American Journal of Analytical Chemistry
Vol.05 No.16(2014), Article ID:51711,11 pages

Branched Polyamines Functionalized with Proposed Reaction Pathwaysbased on 1H-NMR, Atomic Absorption and IR Spectroscopies

Vicente Cervantes-Mejía, Elizabeth Baca-Solis, Judith Caballero-Jiménez, Rosario Merino-García, Jesús Cruz-Gatica, Gabriela Moreno-Martínez, Yasmi Reyes-Ortega

Chemical Center, Sciences Institute, Autonomous University of Puebla, Puebla, México


Copyright © 2014 by authors and Scientific Research Publishing Inc.

This work is licensed under the Creative Commons Attribution International License (CC BY).

Received 11 September 2014; revised 27 October 2014; accepted 11 November 2014


Three novel branched polyamines N,N,N’,N’-tetrakis-[3((pyridine-2-methyl)-amine) propyl]-1,4- butanediamine (1), N,N,N’,N’-tetrakis-[N-((2-methylpyridine)ethyl)propanamide]ethylenediamine (2) and N,N,N’,N’-tetrakis-[3((2-hidroxibenziliden)-amine)propyl]-1,4-butanediamine (3), were syn- thesized starting from 2-pyridinecarboxaldeyde with DAB-Am-4 for 1, PAMAM G0 for 2 and from salicylaldehyde with DAB-Am-4 for 3. The pathway reactions have been proposed by 1H-NMR, IR and Atomic Absorption Spectroscopy. The optimal reaction time was set by IR spectroscopy following aldehyde peak modification. 1 and 2 were obtained as both hydrochlorides and as free amines and 3 only as free imine. These polyamines were characterized by UV-Vis, IR, 1H-NMR and 13C-NMR and Mass Spectrometry.


Branched Polyamines, Functionalization Reactions, IR, NMR, Atomic Absorption Spectroscopy

1. Introduction

Since the synthesis of the first branched polyamines in the late 1970s, these repetitively three-dimensional polymers have provided a rich seam of research due to their wide range of applications [1] [2] . The branched polymers can be used as low-dielectric materials [3] , as templates for the growth of single-wall carbon nanotubes [4] , as catalysts [5] [6] , as biosensors [7] , as optoelectronic devices [8] [9] as well as in biological applications [10] , in magnetic resonance imaging [11] [12] , in drug delivery [13] , and in coordination chemistry [14] , among others.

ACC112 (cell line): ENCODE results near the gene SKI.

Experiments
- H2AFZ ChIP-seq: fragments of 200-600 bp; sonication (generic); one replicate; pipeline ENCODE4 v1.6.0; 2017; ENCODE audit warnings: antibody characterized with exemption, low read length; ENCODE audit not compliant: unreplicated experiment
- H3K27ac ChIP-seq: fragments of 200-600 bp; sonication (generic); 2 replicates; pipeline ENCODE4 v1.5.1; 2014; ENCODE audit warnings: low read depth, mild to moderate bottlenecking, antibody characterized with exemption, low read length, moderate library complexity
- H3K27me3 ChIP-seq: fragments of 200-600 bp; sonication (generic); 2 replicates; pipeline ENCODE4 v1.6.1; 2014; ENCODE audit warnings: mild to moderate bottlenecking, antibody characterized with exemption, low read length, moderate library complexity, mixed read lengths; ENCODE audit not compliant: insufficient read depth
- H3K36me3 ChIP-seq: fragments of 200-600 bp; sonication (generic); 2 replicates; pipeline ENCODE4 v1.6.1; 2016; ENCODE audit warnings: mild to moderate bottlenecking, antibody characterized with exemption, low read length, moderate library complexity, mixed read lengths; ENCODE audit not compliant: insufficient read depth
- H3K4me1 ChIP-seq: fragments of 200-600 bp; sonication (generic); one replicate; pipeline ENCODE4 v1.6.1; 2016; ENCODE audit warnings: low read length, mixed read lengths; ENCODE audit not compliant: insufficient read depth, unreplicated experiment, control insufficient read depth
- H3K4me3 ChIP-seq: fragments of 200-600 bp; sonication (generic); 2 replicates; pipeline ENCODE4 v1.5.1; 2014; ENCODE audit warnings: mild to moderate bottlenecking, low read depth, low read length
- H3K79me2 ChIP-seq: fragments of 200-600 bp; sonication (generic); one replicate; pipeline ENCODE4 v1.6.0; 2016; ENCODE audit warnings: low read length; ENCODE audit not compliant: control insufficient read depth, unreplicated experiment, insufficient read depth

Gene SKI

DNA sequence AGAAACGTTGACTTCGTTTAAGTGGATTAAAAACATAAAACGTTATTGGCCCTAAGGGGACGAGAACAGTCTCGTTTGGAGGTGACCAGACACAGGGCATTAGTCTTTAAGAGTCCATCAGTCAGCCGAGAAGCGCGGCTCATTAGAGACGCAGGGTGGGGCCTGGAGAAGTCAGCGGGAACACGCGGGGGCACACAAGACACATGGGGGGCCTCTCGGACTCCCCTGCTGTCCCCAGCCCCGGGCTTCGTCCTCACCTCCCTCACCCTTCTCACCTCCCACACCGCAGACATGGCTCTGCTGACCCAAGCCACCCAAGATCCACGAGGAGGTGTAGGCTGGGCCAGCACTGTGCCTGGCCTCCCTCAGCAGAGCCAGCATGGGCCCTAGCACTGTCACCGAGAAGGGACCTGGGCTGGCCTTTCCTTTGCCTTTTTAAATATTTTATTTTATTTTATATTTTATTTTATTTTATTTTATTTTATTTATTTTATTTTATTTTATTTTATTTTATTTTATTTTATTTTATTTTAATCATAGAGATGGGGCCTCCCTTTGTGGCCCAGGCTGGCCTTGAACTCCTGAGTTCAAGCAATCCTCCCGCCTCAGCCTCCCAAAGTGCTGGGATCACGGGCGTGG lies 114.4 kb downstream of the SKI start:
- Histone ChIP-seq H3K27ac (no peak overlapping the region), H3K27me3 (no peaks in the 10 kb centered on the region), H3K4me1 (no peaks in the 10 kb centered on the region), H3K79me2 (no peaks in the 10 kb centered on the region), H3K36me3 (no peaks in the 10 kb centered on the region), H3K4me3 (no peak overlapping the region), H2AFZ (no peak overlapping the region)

Several methods for the synthesis and modification of linear polyamines are available and depend on the number and type of N atoms, the hydrocarbonated chain length between the amine groups, and the conforma- tional changes when cyclic units are introduced [15] [16] . For tetra branched molecules, it is possible to tune their structure, size, shape and solubility; however, their modification through standard condensation reactions implies a complicated mixture of mono-, bi- and tri-substituted side products. Then, the functionalization has been proven to be successful method to modify the outer sphere of preformed branched structures. In this research we are reporting three new functionalized branched molecules, N,N,N’,N’-tetrakis-[3((pyridine-2-methyl)-amine)propyl]-1,4-butanediamine 1, N,N,N’,N’-tetrakis-[N-((2-methylpyridine)ethyl)propanamide]ethylenediamine 2 and N,N,N’,N’-tetrakis-[3((2-hidroxibenziliden)-amine)propyl]-1,4-butanediamine 3. We introduced a new strategy for the synthesis of 1 and 2 by modifying the DAB-Am-4 and PAMAM G0 cores by using an inexpensive catalyst and mild reaction conditions. Compound 3 was synthesized using the reported reaction of obtaining of imines. IR spectroscopy and thin layer chromatography (TLC) were used to follow the reaction and to obtain fully functionalized branched molecules with the best yields in the optimal reaction times. Combination of NMR and Atomic Absorption spectroscopies were used to propose the pathway reactions of 1 and 2. Our interest lies in the introduction of the aromatic rings with electron-density-donor atoms to make these molecules ideal candidates to obtain coordination compounds with potential applications in the future.

2. Materials and Methods

2.1. Reagents and Instrumentation